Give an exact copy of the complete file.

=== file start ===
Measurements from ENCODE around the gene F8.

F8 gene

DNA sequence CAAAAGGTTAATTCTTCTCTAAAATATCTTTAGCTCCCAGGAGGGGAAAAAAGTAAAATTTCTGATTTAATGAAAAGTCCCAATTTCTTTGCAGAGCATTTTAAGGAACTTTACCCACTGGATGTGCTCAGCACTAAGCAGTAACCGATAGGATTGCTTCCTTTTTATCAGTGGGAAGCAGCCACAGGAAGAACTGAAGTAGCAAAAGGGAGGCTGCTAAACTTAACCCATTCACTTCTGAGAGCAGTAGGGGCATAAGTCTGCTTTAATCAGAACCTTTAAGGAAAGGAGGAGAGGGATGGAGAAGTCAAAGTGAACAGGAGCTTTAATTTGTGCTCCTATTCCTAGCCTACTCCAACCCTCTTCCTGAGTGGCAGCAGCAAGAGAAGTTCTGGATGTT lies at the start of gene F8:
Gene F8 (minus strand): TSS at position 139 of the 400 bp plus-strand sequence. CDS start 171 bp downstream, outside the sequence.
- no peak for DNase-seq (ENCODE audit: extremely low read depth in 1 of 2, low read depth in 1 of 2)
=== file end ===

Measurements from ENCODE around the gene F8.

F8 gene

DNA sequence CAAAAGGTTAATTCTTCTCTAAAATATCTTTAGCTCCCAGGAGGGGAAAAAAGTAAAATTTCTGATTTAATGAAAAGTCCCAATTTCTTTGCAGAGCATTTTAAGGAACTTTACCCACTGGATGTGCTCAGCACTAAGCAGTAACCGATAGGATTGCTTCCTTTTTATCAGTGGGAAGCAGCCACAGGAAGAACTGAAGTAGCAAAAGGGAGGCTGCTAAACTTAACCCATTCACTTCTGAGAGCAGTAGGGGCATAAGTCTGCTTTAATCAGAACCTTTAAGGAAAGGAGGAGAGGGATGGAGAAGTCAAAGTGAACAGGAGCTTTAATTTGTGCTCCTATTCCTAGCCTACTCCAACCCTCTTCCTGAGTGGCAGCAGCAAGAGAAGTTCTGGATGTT lies at the start of gene F8:
Gene F8 (minus strand): TSS at position 139 of the 400 bp plus-strand sequence. CDS start 171 bp downstream, outside the sequence.
- no peak for DNase-seq (ENCODE audit: extremely low read depth in 1 of 2, low read depth in 1 of 2)